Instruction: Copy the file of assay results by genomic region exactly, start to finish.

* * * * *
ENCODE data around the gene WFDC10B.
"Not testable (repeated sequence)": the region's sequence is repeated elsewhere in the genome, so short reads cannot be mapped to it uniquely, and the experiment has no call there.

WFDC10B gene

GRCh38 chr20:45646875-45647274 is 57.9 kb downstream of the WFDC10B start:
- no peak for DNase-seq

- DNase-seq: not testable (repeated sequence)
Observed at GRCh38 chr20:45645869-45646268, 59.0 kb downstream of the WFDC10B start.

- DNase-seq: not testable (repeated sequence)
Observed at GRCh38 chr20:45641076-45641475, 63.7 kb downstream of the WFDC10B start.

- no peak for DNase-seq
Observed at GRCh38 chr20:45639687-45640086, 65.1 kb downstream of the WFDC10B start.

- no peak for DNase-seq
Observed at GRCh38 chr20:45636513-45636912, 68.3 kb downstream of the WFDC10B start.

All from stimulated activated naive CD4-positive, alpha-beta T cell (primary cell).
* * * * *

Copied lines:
ENCODE data around the gene WFDC10B.
"Not testable (repeated sequence)": the region's sequence is repeated elsewhere in the genome, so short reads cannot be mapped to it uniquely, and the experiment has no call there.

WFDC10B gene

GRCh38 chr20:45646875-45647274 is 57.9 kb downstream of the WFDC10B start:
- no peak for DNase-seq

- DNase-seq: not testable (repeated sequence)
Observed at GRCh38 chr20:45645869-45646268, 59.0 kb downstream of the WFDC10B start.

- DNase-seq: not testable (repeated sequence)
Observed at GRCh38 chr20:45641076-45641475, 63.7 kb downstream of the WFDC10B start.

- no peak for DNase-seq
Observed at GRCh38 chr20:45639687-45640086, 65.1 kb downstream of the WFDC10B start.

- no peak for DNase-seq
Observed at GRCh38 chr20:45636513-45636912, 68.3 kb downstream of the WFDC10B start.

All from stimulated activated naive CD4-positive, alpha-beta T cell (primary cell).